Florida Landlord Tenant Laws state in 83.46(1) that rent is due for each rental period as stated in the rental agreement. If a tenant fails to pay rent in a timely manner, both parties still have rights under Florida Landlord Tenant Laws. A tenant cannot withhold rent because a landlord fails to comply with statutes requiring that the landlord keep the premises in safe and sanitary order without court approval. If a tenant fails to pay rent, a landlord cannot take action outside the courts in attempt to get the tenant to pay rent or vacate the premises. This includes actions such as having utilities disconnected or changing locks. All actions related to non-payment of rent must be addressed through the courts. If the tenant fails to pay rent or to return possession of the premises to the landlord at the end of tenancy, the landlord may bring action and receive up to double the amount of the due rent. Florida Landlord Tenant Law provides for the means to recover the premises under 83.59 Right of action for possession:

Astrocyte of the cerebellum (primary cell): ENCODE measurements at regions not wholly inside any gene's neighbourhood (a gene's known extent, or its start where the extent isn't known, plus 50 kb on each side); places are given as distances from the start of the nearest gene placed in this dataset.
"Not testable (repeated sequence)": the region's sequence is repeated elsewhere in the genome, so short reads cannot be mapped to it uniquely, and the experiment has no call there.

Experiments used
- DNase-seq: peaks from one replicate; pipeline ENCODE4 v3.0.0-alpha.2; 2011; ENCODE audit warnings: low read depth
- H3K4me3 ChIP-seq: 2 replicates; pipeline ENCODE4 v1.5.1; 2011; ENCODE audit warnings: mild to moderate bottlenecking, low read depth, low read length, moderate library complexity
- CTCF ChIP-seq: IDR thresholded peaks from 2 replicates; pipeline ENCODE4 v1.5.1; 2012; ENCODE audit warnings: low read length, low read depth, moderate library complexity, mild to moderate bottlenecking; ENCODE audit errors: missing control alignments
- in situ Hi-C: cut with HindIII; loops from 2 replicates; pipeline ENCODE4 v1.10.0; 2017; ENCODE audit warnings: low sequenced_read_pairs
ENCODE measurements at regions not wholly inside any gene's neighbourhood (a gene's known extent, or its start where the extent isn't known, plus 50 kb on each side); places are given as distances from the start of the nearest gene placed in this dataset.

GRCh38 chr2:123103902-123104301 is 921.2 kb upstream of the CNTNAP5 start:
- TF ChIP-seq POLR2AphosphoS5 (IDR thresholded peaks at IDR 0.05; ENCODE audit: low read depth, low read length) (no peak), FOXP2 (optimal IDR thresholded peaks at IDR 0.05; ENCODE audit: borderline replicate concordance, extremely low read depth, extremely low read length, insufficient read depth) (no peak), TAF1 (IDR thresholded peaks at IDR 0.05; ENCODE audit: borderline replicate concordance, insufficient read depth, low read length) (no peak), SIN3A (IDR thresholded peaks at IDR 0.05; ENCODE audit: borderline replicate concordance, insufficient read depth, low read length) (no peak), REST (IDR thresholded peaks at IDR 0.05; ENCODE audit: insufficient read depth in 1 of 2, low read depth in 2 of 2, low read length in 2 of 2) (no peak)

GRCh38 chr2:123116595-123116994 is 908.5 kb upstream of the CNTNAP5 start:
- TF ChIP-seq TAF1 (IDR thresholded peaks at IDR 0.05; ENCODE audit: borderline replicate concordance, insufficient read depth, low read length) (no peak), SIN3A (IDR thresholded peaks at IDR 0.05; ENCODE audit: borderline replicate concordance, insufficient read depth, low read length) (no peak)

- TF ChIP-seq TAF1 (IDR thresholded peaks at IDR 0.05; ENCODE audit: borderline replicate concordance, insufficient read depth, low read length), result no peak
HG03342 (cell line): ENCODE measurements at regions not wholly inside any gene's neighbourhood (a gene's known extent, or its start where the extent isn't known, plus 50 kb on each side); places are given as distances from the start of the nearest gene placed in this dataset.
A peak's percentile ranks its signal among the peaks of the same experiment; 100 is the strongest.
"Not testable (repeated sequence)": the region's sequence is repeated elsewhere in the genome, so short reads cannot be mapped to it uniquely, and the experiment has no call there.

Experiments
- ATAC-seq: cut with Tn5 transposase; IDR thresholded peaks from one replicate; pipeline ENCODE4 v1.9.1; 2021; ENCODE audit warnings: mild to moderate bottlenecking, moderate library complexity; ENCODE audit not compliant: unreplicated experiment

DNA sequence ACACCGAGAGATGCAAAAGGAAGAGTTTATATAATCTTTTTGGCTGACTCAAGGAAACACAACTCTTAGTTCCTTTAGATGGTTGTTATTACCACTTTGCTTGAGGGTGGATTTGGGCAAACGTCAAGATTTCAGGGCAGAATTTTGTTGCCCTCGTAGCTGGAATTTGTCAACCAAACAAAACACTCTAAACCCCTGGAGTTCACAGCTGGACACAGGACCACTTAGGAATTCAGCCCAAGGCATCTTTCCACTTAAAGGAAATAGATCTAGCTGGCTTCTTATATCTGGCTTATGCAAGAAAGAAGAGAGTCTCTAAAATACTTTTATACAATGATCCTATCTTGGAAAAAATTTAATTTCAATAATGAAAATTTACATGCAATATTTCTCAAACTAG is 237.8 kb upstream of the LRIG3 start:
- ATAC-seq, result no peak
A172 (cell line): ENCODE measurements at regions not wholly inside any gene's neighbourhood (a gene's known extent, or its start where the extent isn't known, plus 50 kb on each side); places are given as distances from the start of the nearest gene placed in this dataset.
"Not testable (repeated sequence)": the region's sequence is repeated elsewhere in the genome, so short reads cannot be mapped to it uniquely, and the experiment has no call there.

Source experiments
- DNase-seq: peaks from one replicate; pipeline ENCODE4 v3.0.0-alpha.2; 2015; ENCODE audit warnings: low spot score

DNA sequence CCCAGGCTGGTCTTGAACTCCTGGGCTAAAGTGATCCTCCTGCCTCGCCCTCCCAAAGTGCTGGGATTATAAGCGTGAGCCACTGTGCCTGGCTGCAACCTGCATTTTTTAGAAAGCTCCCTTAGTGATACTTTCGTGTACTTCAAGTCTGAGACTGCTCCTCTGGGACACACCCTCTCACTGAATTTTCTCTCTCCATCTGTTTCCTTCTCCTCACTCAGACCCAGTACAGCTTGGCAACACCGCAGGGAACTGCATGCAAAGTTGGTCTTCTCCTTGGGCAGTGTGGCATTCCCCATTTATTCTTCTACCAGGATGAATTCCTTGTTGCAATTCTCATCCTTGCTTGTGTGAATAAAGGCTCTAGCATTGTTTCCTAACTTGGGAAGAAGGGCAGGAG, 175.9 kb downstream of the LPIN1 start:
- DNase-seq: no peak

(1) If the rental agreement is terminated and the tenant does not vacate the premises, the landlord may recover possession of the dwelling unit as provided in this section.
(2) A landlord, the landlord’s attorney, or the landlord’s agent, applying for the removal of a tenant shall file in the county court of the county where the premises are situated a complaint describing the dwelling unit and stating the facts that authorize its recovery. A landlord’s agent is not permitted to take any action other than the initial filing of the complaint, unless the landlord’s agent is an attorney.
It is imperative for the landlord to note that 83.59(3) preclude the landlord from automatically taking possession under Florida Landlord Tenant Laws:
(3) The landlord shall not recover possession of a dwelling unit except:
(a) In a specific action for possession under subsection (2) or other civil action in which the issue of right of possession is determined;
(b) When the tenant has surrendered possession of the dwelling unit to the landlord;